The Documents to Govern Your Occupants


Landlords, property managers, and building owners have a myriad of things to consider when they offer their property for rent to tenants. It starts with a rental agreement as this document is the most essential form that must be completed and signed so as to protect you, your property, and your business.


But there are many other forms and documents that should also be utilized during the rental process and this goes for anything, from an apartment or condo to a rental property even a garage or storage space.


If you can rent it to other people who will then be responsible for paying you for the privilege of retaining some occupancy of that property, then you must have the proper forms filled out and signed in full. However, not every landlord knows just what is really necessary and what might not be so critical for the purposes of protecting yourself completely when you plan to rent your property. While that passive income can be very attractive if you fail to commit your occupants to abide by your ground rules, you could be biting off more than you want to chew.


What's So Important about a Rental Agreement?

Any property that you plan to rent must be done with a fully executed rental agreement. It's a way to bind you and your tenants to each other and assigns them specific responsibilities that include, first and foremost, paying the rent on time.


The rental agreement also explicitly states what the rental amount will be each month, when it's due, what the late fees will be should the rent be tardy, and the methods for submitting payment. As far as the finances portion of the agreement is concerned, you must also delineate how much of a security deposit must be submitted at the time the tenants plan to take occupancy.


There are other matters that must also be clearly outlined in the lease, such as the number of occupants who plan to rent the property at any given time. All of those tenants must sign the lease so they are all bound to the stipulations and requirements outlined in the document. Should one of those individuals violate the terms of the rental agreement in any way, it's then up to you to render the lease null and void and you may then initiate legal action such as eviction, if necessary.


That step may be severe based on the type of violation that's been committed, but without a rental agreement in place, it can be much harder for you to take any steps at all to make sure you get paid what you are owed and to protect the condition of the unit.


A rental agreement is also vital for outlining any restrictions that are in place as to how many tenants are allowed in the unit or if pets are allowed. In some cases, you can request that your tenants pay a separate security deposit for any pets that live in the property. There is also language within that stipulates what you are responsible for with respect to repairs and what rules the tenants must abide in acceptable maintenance of the property.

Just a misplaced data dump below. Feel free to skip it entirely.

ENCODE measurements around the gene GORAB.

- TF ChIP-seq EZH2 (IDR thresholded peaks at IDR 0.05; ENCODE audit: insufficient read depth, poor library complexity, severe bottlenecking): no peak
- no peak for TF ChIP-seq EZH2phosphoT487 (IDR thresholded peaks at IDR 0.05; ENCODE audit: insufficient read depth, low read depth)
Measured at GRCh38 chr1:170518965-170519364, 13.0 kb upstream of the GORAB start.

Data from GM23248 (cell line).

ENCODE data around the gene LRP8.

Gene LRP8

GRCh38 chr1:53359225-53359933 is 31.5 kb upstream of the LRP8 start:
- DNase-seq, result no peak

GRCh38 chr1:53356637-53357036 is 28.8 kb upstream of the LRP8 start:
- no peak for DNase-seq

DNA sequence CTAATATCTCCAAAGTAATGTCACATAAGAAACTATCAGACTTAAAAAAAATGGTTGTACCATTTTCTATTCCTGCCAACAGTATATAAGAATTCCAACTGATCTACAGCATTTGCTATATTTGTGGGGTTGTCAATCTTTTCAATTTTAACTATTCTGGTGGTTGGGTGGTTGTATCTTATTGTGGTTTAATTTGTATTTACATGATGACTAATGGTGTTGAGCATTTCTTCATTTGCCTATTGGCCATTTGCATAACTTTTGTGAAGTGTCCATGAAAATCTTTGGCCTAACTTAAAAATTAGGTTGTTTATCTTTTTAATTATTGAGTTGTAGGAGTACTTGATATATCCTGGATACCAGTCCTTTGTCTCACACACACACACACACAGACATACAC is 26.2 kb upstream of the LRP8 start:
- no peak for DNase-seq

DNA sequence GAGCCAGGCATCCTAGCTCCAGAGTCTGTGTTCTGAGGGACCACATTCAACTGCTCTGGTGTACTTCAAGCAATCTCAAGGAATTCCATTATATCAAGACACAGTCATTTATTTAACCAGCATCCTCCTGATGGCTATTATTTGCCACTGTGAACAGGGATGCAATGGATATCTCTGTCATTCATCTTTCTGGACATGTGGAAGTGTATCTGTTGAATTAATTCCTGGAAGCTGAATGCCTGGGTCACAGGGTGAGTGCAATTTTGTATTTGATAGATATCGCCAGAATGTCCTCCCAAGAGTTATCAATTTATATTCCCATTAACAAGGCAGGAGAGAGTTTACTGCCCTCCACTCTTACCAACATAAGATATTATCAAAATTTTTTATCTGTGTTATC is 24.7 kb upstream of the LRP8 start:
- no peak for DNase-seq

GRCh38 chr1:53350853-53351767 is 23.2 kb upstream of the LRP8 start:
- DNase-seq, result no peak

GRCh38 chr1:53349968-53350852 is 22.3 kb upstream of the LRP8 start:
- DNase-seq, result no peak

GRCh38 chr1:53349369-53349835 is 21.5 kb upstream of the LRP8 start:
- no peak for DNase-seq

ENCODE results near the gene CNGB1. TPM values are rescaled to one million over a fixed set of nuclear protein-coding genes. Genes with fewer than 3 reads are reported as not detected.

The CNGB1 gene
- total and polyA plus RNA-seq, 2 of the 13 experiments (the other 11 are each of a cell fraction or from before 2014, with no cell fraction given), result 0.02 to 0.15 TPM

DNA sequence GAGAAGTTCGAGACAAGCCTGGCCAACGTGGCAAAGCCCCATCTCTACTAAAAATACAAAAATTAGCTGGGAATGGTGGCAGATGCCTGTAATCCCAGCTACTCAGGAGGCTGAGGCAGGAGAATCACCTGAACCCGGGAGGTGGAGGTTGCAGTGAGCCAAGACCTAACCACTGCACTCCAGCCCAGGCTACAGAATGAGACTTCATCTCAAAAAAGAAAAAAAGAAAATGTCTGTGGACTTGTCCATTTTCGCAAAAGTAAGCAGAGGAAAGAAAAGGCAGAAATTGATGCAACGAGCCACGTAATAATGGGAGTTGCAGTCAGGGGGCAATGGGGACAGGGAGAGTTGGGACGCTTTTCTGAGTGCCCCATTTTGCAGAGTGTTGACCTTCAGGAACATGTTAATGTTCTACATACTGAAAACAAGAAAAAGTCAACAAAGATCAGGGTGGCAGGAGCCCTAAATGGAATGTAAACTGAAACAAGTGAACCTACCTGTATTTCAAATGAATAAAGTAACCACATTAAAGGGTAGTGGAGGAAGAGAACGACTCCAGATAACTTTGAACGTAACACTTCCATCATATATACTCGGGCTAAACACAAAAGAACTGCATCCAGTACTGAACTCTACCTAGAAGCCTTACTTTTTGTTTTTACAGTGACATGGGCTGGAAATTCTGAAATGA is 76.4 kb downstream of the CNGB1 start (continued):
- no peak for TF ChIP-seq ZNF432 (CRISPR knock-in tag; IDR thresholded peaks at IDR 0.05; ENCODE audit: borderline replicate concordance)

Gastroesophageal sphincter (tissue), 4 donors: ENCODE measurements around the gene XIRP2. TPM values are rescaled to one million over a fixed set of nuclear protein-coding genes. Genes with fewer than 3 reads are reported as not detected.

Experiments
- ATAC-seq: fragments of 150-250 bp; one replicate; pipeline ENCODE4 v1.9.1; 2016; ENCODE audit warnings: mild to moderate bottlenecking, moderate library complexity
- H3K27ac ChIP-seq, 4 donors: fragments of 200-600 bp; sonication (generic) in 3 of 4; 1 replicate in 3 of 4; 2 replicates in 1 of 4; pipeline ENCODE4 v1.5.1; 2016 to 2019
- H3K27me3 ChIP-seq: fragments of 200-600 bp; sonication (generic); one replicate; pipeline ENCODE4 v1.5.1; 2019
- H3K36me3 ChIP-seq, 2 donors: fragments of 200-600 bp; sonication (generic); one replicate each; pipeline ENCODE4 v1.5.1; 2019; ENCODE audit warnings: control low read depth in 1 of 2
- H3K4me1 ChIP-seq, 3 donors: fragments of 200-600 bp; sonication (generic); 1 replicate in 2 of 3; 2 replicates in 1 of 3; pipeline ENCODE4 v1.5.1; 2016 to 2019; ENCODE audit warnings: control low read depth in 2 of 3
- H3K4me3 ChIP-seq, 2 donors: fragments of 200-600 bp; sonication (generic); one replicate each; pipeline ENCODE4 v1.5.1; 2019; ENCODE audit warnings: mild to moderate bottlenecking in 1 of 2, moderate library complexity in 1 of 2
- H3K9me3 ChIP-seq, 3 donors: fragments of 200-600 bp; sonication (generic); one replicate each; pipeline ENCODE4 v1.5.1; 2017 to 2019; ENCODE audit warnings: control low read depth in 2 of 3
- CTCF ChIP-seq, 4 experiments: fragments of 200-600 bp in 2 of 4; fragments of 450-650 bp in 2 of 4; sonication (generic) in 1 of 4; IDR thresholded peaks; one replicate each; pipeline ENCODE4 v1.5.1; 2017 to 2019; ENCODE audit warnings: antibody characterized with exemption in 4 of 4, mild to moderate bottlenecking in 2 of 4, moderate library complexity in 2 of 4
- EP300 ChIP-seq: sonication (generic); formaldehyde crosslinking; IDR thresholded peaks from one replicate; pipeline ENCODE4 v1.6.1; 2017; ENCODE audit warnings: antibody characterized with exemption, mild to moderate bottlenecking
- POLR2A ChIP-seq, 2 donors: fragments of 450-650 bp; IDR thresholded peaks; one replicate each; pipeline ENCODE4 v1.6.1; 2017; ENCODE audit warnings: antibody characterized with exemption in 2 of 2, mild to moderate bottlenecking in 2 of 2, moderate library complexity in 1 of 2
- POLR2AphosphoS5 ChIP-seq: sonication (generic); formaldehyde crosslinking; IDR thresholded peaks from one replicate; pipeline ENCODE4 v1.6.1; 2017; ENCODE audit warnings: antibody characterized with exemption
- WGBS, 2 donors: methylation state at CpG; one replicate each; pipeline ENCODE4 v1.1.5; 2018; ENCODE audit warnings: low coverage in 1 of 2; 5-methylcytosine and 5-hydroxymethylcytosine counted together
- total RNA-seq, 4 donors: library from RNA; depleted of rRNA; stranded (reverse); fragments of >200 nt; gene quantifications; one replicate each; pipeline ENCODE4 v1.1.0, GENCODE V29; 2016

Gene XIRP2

So What Do You Need Beyond the Rental Agreement?

In addition to the rental agreement, there are some other documents that will be very helpful in protecting you and your property when you plan to rent it out to others.


Move-in Checklist

One of the more crucial documents that you should use is a move-in checklist. This helps you to document the state of the property prior to a tenant moving in. Aside from typical levels of wear and tear, your property is expected to be in that same condition when the tenant gives up occupancy. Excessive damage found in the unit allows for you to take the money in the security deposit and apply it to fix that damage.


But this can be tough to do without first making a move-in checklist with your new tenant, identifying any preexisting damage that is in or on the property and having the tenant sign the document to show that you both agree on the level of disrepair that might be evident at the time. If the two of you don't sign that checklist, there's no real secure method of determining how much damage is new and how much of it was there when the tenant moved in.


It's also a good way to put your tenant at ease that you won't attempt to take their security deposit by claiming damage that wasn't their responsibility.



This one is absolutely essential, probably just as much as the rental agreement. Having prospective clients fill out an application helps you weed out the good from the bad. This is vital to that all-important screening process that every landlord should conduct. You certainly aren't going to let just anyone rent your property, you want assurances that the person who resides in the unit is trustworthy and they will pay the rent on time.


The application is imperative for running credit and background checks on anyone who wishes to live in the property. If you don't conduct this screening process, you are just asking for trouble.


Emergency Contact Form

This information can also be included on the rental agreement if you don't want to create a separate form for this purpose. Be sure to have your tenant provide the contact information for one or more individuals in case of emergency. This is important because you have someone to contact should there be a medical or some other kind of emergency involving the tenant. In case you need to reach someone for help, this form should have those names and phone numbers.


These names can also be helpful should your tenant suddenly disappear without paying you the rent that you are still owed. This way you can try to track the tenant down and try to find them through the contacts they provide.